When you’re designing or managing partitioned tables, it’s useful to quickly verify:
- Which tables are partitioned
- The type of partition function they use (left or right)
- Which boundary points are assigned to which filegroup
- How many rows and pages are in each partition (and which boundary point they’re associated with)
This helps make sure that you’re designing your tables correctly, and it also helps you avoid goofs like merging the wrong boundary point and causing a bunch of data to move into another– which can be slow and painful.
All this information is available in TSQL, it’s just an ugly query, and it doesn’t come in any built-in reports or views.
So I’ve got an ugly query for you!
Query Listing Partitioned Tables with Boundary Point, Filegroup, Row Count, Partition Size, and Partition Number By Index
This query gives an overview of partitioned tables and indexes in a database. The query is also in a Gist, if you prefer.
SELECT sc.name + N'.' + so.name as [Schema.Table], si.index_id as [Index ID], si.type_desc as [Structure], si.name as [Index], stat.row_count AS [Rows], stat.in_row_reserved_page_count * 8./1024./1024. as [In-Row GB], stat.lob_reserved_page_count * 8./1024./1024. as [LOB GB], p.partition_number AS [Partition #], pf.name as [Partition Function], CASE pf.boundary_value_on_right WHEN 1 then 'Right / Lower' ELSE 'Left / Upper' END as [Boundary Type], prv.value as [Boundary Point], fg.name as [Filegroup] FROM sys.partition_functions AS pf JOIN sys.partition_schemes as ps on ps.function_id=pf.function_id JOIN sys.indexes as si on si.data_space_id=ps.data_space_id JOIN sys.objects as so on si.object_id = so.object_id JOIN sys.schemas as sc on so.schema_id = sc.schema_id JOIN sys.partitions as p on si.object_id=p.object_id and si.index_id=p.index_id LEFT JOIN sys.partition_range_values as prv on prv.function_id=pf.function_id and p.partition_number= CASE pf.boundary_value_on_right WHEN 1 THEN prv.boundary_id + 1 ELSE prv.boundary_id END /* For left-based functions, partition_number = boundary_id, for right-based functions we need to add 1 */ JOIN sys.dm_db_partition_stats as stat on stat.object_id=p.object_id and stat.index_id=p.index_id and stat.index_id=p.index_id and stat.partition_id=p.partition_id and stat.partition_number=p.partition_number JOIN sys.allocation_units as au on au.container_id = p.hobt_id and au.type_desc ='IN_ROW_DATA' /* Avoiding double rows for columnstore indexes. */ /* We can pick up LOB page count from partition_stats */ JOIN sys.filegroups as fg on fg.data_space_id = au.data_space_id ORDER BY [Schema.Table], [Index ID], [Partition Function], [Partition #]; GO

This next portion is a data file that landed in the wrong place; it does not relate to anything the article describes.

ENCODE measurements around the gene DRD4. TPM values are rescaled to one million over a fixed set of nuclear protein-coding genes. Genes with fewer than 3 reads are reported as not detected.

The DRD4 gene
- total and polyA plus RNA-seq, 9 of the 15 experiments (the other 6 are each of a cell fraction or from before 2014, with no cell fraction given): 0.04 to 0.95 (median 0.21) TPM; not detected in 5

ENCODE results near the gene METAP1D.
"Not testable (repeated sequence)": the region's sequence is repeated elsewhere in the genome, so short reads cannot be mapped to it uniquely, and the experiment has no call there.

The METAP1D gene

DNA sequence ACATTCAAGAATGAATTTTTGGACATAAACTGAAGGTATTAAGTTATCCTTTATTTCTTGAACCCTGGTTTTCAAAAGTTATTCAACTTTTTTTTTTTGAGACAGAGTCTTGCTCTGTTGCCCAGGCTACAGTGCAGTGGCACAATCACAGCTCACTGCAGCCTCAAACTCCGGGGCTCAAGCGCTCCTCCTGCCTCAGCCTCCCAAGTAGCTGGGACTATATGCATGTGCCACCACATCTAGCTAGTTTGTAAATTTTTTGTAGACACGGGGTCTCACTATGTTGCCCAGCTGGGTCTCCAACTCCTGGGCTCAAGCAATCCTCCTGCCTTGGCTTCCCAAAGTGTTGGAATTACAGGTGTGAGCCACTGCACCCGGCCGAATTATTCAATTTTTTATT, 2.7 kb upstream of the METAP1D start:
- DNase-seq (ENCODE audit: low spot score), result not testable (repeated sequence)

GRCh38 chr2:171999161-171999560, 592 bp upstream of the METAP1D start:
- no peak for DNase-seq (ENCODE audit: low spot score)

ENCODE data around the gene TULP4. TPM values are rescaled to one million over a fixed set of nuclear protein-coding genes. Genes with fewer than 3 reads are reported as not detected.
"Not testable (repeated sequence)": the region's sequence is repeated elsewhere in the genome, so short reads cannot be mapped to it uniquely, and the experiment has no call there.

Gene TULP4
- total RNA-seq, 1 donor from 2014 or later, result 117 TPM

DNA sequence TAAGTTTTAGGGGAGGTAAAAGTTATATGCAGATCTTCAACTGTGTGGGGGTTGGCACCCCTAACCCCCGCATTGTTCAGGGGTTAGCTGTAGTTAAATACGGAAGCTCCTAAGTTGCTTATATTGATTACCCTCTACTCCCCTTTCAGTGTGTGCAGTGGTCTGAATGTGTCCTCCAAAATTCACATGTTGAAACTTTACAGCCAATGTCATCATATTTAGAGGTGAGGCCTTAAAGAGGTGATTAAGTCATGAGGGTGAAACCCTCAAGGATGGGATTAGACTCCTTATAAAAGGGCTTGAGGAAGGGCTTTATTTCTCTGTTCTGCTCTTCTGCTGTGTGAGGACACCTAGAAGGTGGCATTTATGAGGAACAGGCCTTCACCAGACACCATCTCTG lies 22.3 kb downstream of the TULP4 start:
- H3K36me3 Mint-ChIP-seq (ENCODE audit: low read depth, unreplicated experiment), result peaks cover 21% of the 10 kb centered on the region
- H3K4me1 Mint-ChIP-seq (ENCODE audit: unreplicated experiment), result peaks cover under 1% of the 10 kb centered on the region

Column Definitions and Notes
- Schema.Table: Schema name concatenated with table name
- Index ID: Included for reference and ordering
- Structure: This will decode if it’s a partitioned heap, clustered index, nonclustered index, clustered columnstore index, or nonclustered columnstore index
- Index Name: What it sounds like
- Rows: Number of rows in that partition
- In-Row GB: Reserved in-row pages for that partition
- LOB GB: Reserved LOB pages for that partition (reminder – columnstore indexes use LOB pages)
- Partition #: This can be useful in some queries. Remember that partition numbers are reassigned when you modify your partition function (split/merge)
- Partition Function Name: The partition function is the “algorithm” that defines the boundary points for the partitions
- Boundary Type: Whether the boundary point is a “right” type (lower inclusive boundary) or a “left” type (upper inclusive boundary)
- Boundary Point: The value of the boundary point that goes with that particular partition
- Filegroup: Where the data is located (defined by the partition scheme)
If you need to know the partition scheme name, it’s easy to add that column in (sys.partition_schemes is already in the query). The partition scheme is what maps your partition function to the filegroups. In most cases, people just want to know where things currently are, so I left that out of the query.